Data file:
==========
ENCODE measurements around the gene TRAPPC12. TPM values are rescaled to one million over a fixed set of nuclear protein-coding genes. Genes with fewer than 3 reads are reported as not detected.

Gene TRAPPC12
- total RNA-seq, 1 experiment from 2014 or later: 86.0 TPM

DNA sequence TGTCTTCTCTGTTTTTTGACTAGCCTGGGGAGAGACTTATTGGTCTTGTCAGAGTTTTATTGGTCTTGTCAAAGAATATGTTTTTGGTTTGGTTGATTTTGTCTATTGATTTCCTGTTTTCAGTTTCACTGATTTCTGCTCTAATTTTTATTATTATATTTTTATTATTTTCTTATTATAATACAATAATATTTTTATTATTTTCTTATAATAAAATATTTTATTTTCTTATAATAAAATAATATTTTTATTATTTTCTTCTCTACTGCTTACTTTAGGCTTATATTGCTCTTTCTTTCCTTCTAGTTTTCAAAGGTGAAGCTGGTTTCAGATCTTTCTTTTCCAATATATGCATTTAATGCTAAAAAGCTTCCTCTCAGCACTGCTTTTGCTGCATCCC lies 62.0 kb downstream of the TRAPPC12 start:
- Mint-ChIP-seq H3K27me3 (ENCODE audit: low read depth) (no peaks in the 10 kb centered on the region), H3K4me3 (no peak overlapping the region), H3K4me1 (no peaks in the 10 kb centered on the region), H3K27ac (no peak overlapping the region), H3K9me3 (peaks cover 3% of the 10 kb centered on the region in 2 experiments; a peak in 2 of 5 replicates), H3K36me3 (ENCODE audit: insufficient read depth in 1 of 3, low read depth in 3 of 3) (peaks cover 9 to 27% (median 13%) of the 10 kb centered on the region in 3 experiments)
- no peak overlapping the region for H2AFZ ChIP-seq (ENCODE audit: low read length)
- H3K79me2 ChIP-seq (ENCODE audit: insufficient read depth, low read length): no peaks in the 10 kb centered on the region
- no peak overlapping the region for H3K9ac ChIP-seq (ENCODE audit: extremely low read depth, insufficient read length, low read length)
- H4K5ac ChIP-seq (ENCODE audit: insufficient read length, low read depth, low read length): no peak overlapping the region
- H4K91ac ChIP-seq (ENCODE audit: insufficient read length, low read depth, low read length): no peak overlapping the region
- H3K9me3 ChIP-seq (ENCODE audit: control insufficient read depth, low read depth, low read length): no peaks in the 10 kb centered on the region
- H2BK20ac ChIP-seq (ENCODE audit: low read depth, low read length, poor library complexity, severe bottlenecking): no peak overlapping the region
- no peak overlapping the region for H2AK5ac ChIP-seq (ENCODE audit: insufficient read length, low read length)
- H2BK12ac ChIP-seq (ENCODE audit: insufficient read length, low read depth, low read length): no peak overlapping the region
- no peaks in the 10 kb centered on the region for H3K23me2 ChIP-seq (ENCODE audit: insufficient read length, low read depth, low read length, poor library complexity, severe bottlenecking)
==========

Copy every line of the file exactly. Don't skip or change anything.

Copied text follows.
ENCODE measurements around the gene TRAPPC12. TPM values are rescaled to one million over a fixed set of nuclear protein-coding genes. Genes with fewer than 3 reads are reported as not detected.

Gene TRAPPC12
- total RNA-seq, 1 experiment from 2014 or later: 86.0 TPM

DNA sequence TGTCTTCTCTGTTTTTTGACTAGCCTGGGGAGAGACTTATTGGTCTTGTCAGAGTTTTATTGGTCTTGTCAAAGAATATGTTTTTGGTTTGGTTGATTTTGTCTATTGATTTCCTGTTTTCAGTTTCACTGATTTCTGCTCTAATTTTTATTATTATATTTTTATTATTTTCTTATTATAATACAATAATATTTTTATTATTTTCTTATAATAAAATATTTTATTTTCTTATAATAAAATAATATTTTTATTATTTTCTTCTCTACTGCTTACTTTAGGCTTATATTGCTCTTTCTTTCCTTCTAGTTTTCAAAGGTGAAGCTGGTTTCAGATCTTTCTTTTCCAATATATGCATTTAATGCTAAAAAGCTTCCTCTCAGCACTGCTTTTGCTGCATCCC lies 62.0 kb downstream of the TRAPPC12 start:
- Mint-ChIP-seq H3K27me3 (ENCODE audit: low read depth) (no peaks in the 10 kb centered on the region), H3K4me3 (no peak overlapping the region), H3K4me1 (no peaks in the 10 kb centered on the region), H3K27ac (no peak overlapping the region), H3K9me3 (peaks cover 3% of the 10 kb centered on the region in 2 experiments; a peak in 2 of 5 replicates), H3K36me3 (ENCODE audit: insufficient read depth in 1 of 3, low read depth in 3 of 3) (peaks cover 9 to 27% (median 13%) of the 10 kb centered on the region in 3 experiments)
- no peak overlapping the region for H2AFZ ChIP-seq (ENCODE audit: low read length)
- H3K79me2 ChIP-seq (ENCODE audit: insufficient read depth, low read length): no peaks in the 10 kb centered on the region
- no peak overlapping the region for H3K9ac ChIP-seq (ENCODE audit: extremely low read depth, insufficient read length, low read length)
- H4K5ac ChIP-seq (ENCODE audit: insufficient read length, low read depth, low read length): no peak overlapping the region
- H4K91ac ChIP-seq (ENCODE audit: insufficient read length, low read depth, low read length): no peak overlapping the region
- H3K9me3 ChIP-seq (ENCODE audit: control insufficient read depth, low read depth, low read length): no peaks in the 10 kb centered on the region
- H2BK20ac ChIP-seq (ENCODE audit: low read depth, low read length, poor library complexity, severe bottlenecking): no peak overlapping the region
- no peak overlapping the region for H2AK5ac ChIP-seq (ENCODE audit: insufficient read length, low read length)
- H2BK12ac ChIP-seq (ENCODE audit: insufficient read length, low read depth, low read length): no peak overlapping the region
- no peaks in the 10 kb centered on the region for H3K23me2 ChIP-seq (ENCODE audit: insufficient read length, low read depth, low read length, poor library complexity, severe bottlenecking)